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Regarding the incidence of early postoperative complications, bleeding occurred in two patients (4.2%), urine retention in three patients (6.25%), infection and wound breakdown in three patients, (6.25%), temporary incontinence to flatus in one patient (2%) in conventional hemorrhoidectomy group, while in the LigaSure hemorrhoidectomy group, bleeding, wound infection, and incontinence were not observed in any patient, while urine retention in one patient (2%). It is worthwhile to mention that 11 patients (22.9%) in the conventional group suffered from seepage and perianal soiling, a finding which not observed in any patient subjected to LigaSure hemorrhoidectomy. There was statistically significant faster-wound healing in the LigaSure hemorrhoidectomy (8.6 days vs. 19.5 days for conventional hemorrhoidectomy). Consequently, the time required to the daily work and normal daily activity was quite shorter in the LigaSure group (7–10 days vs. 14–21 days).

During the follow-up, 6–9 months period of this study, late complications were traced and recorded. Anal stenosis developed in five patients (10.4%) in conventional group and three patients (6.25%) in LigaSure group. Recurrence of piles was not observed in any patient in both groups during the same follow-up period of this study. Patients' satisfaction about the two types of hemorrhoidectomy was another important concern in this study. The majority of the patients underwent LigaSure hemorrhoidectomy were satisfied about their operations with overall satisfaction rate recorded was 87.5%, 42/48 patients (excellent in 26 patients, good in 15 patients, accepted in five patient, and bad in one patient) compared to 77% 37/48 patients for conventional diathermy hemorrhoidectomy (excellent in 16 patients, good in 20 patients, accepted in nine patients, and bad in three patients. The surgical outcomes of both procedures are summarized in [Table 3].
Table 3: Surgical outcomes among patients in both groups

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  Discussion Top

In this study, LigaSure electrosurgical unit was used for the treatment of patients who presented with symptomatic piles and compared the results and surgical outcomes with that recorded after conventional excisional diathermy hemorrhoidectomy. Results found that LigaSure hemorrhoidectomy when compared with conventional hemorrhoidectomy, is simple, safe, and very effective treatment modality. It characterized by bloodless submucosal dissection, less operative time, less postoperative pain and less overall postoperative complications, besides, excellent surgical outcomes.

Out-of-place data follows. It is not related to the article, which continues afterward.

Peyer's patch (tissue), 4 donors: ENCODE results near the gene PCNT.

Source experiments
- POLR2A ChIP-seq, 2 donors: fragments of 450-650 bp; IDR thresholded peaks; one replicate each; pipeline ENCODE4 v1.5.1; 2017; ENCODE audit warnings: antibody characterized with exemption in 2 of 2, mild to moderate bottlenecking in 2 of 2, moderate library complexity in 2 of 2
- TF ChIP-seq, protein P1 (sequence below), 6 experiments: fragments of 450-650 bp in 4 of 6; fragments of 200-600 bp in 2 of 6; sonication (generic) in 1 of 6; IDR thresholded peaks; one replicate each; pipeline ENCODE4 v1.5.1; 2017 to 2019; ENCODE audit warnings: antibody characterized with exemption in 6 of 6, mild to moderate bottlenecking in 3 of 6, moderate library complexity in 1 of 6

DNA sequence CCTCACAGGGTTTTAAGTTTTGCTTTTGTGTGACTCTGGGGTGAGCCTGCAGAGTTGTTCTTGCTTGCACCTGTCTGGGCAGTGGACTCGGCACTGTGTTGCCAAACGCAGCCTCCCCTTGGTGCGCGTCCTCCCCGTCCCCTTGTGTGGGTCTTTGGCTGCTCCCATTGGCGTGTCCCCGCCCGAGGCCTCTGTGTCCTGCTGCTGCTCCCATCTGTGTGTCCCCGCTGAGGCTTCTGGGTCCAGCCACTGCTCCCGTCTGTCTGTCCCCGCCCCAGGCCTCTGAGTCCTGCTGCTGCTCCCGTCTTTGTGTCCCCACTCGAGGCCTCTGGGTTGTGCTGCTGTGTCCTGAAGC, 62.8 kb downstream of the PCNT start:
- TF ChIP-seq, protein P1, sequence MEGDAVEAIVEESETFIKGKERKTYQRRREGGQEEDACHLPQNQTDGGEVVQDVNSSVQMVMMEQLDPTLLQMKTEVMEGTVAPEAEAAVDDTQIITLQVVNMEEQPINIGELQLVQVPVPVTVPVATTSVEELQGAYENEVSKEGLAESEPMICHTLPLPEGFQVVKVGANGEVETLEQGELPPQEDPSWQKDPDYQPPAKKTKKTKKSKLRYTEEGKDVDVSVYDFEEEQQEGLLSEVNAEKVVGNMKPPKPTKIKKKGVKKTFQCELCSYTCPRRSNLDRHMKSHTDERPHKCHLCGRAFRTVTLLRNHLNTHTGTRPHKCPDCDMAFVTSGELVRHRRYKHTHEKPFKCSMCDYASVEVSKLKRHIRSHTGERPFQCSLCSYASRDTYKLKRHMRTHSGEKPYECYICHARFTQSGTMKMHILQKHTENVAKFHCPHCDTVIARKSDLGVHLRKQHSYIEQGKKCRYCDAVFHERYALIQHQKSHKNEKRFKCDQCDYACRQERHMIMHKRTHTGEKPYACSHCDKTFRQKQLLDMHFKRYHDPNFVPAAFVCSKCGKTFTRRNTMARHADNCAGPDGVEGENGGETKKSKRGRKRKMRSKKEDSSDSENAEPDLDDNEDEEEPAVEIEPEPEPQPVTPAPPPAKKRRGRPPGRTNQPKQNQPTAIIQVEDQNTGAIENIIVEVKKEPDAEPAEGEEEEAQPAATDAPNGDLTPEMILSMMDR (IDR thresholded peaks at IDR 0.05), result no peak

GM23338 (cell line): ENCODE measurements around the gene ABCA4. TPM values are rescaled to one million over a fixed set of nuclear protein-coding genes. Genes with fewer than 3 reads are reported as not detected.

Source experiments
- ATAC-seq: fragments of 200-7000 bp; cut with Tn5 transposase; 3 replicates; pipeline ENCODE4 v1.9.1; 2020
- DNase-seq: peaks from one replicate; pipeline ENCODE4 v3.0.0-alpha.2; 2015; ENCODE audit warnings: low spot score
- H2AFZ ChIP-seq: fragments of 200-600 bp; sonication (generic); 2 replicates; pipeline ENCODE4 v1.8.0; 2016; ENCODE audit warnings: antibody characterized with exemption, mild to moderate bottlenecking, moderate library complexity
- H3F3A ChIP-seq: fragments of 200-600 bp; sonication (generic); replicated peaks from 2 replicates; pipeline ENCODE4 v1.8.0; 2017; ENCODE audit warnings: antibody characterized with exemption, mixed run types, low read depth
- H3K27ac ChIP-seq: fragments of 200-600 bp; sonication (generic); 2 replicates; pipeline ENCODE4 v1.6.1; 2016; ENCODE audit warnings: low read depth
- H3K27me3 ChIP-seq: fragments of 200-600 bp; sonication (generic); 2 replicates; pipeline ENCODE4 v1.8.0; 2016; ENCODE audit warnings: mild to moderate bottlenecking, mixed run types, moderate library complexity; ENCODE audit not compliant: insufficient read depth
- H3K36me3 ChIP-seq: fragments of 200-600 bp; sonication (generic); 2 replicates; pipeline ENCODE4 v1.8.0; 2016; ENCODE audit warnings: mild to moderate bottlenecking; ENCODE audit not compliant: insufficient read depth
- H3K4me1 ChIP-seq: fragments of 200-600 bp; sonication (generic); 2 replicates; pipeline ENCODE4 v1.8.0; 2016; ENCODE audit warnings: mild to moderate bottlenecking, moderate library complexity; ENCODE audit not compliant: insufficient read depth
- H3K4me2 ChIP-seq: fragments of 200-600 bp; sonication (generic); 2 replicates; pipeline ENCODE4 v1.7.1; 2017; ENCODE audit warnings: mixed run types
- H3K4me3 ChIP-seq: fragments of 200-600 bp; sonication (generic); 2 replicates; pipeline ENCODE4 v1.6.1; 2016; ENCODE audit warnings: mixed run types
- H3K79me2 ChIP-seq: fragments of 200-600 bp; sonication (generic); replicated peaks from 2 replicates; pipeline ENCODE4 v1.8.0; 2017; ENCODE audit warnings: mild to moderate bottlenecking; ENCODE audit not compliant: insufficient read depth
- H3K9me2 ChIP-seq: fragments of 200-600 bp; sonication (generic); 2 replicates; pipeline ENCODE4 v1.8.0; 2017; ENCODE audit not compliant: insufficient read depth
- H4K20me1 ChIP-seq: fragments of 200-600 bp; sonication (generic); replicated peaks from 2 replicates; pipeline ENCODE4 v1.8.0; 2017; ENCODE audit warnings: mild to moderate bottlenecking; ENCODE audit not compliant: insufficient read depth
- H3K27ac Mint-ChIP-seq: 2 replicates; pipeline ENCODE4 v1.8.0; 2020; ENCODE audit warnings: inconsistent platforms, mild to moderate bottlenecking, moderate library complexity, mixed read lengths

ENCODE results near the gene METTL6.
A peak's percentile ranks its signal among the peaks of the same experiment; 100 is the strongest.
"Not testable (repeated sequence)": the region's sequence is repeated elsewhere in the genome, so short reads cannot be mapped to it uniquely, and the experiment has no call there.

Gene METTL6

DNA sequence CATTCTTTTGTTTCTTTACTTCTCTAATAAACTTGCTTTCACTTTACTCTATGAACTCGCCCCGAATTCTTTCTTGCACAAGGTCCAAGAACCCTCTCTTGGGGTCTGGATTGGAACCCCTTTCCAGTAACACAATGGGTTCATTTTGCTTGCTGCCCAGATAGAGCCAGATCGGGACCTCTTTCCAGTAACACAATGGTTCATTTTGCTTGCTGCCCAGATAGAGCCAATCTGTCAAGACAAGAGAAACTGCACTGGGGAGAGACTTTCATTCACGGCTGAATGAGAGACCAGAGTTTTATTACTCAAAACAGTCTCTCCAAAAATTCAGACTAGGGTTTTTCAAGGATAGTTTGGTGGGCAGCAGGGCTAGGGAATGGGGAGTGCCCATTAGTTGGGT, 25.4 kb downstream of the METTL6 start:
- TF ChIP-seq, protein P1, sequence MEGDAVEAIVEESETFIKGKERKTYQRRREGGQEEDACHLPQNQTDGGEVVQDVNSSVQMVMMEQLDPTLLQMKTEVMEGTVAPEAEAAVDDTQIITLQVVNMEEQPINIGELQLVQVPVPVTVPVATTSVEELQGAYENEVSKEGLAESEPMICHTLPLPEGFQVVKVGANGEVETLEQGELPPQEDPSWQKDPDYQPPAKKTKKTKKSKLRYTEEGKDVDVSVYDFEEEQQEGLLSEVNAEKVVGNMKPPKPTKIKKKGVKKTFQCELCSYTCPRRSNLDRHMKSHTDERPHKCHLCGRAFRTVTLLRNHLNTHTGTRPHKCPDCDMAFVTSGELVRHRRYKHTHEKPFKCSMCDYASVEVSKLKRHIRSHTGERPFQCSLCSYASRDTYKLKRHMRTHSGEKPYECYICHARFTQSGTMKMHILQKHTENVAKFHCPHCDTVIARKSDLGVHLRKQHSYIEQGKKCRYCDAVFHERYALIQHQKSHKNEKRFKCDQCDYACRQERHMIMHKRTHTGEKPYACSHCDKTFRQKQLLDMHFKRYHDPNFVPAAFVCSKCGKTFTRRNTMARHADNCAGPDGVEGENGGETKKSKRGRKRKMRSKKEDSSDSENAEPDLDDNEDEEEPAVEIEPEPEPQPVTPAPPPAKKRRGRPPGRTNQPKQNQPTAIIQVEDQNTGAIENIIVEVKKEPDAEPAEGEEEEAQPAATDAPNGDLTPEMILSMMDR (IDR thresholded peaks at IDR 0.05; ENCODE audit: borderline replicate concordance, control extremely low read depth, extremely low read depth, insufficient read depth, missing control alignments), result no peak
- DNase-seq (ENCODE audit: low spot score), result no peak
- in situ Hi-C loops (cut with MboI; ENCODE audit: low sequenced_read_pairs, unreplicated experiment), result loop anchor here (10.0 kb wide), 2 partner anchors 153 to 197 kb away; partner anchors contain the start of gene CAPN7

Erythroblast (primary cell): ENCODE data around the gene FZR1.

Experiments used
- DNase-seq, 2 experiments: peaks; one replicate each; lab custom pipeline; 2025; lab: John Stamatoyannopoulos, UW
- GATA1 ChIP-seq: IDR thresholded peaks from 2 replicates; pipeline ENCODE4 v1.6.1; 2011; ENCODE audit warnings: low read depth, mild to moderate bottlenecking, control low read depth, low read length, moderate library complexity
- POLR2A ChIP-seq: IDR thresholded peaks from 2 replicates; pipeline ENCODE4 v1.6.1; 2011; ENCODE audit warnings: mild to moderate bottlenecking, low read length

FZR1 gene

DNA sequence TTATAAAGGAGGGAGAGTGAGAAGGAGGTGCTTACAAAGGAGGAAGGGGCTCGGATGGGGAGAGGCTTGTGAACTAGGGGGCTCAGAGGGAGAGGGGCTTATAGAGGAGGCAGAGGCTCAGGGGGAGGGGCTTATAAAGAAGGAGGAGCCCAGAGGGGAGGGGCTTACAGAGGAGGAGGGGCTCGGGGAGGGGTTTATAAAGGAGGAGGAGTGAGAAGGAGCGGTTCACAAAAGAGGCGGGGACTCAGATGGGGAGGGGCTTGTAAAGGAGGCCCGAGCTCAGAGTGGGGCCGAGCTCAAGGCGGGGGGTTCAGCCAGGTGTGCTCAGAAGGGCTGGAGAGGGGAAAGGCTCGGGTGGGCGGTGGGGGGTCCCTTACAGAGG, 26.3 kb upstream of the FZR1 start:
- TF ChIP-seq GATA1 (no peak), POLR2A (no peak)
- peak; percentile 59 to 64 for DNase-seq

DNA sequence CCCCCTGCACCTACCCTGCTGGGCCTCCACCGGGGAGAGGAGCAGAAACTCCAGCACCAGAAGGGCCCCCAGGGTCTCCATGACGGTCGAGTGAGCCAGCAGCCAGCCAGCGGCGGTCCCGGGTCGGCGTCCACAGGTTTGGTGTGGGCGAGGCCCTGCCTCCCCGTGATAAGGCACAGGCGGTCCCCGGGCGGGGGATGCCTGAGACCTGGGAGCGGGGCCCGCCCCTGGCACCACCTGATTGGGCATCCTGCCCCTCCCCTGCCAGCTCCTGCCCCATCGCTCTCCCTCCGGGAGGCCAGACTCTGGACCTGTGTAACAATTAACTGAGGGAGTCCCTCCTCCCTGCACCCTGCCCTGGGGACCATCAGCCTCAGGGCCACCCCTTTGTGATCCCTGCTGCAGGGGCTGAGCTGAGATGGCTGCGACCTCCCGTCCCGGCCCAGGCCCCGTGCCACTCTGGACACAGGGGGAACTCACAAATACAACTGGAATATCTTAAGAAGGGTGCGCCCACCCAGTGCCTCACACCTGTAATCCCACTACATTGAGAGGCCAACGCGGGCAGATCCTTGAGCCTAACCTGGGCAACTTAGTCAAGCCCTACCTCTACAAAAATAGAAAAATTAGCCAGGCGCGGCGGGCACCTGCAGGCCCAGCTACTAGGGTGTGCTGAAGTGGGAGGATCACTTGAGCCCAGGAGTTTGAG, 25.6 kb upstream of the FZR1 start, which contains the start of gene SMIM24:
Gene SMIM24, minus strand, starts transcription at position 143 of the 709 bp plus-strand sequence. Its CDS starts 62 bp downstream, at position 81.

Results also found that the operative time and the amount of intraoperative blood loss were significantly less in the LigaSure group. These findings were consistent with the that obtained by Bakhtiar et al.,[10] who found that the mean operating time, the mean blood loss, and overall pain score were less in that patient underwent hemorrhoidectomy by LigaSure technique. Pattana-Arun et al.[11] found that LigaSure hemorrhoidectomy is superior to closed hemorrhoidectomy in terms of decreasing the time of operation, but the postoperative complications were comparable.

Gentile et al.[12] compared between LigaSure and conventional hemorrhoidectomy for IV degree hemorrhoids, and they showed that the LigaSure system is simple and more effective with short operating time, less postoperative pain score due to limited tissue damage, and free from pain earlier than those with conventional hemorrhoidectomy. Altomare et al.[13] recorded that LigaSure hemorrhoidectomy resulted in significant decrease in operating time, but no difference in the incidence of postoperative bleeding.

Although the VAS scores were comparable in both groups of hemorrhoidectomy in early postoperative period in our study, analgesic requirement and postoperative pain control were significantly less after 48 h in LigaSure group. These findings can be explained by the fact that all patients in both groups were covered adequately by good and potent analgesia in addition to the use of long-acting bupivacaine as a local anesthetic agent in the majority of the patients. Pain score by VAS from the 3rd to 14th day postoperatively was significantly less in LigaSure group. Pain after the 3rd week decreased in both groups similarly. These results were consistent with the results obtained by several authors.[14]

Nienhuijs and de Hingh [15] compared the patients' tolerance and postoperative pain after LigaSure and conventional hemorrhoidectomy, and they showed that LigaSure technique is superior in terms of postoperative pain, patients tolerance, and without any adverse effect on the surgical outcomes and postoperative complications. Milito et al.[16] recorded (in their study which compared between hemorrhoidectomy with LIgaSure vs. conventional excisional techniques) showed that patients treated with LigaSure had a significantly shorter operative time, postoperative pain, wound healing time, and time off from the work than patients submitted to excisional hemorrhoidectomy.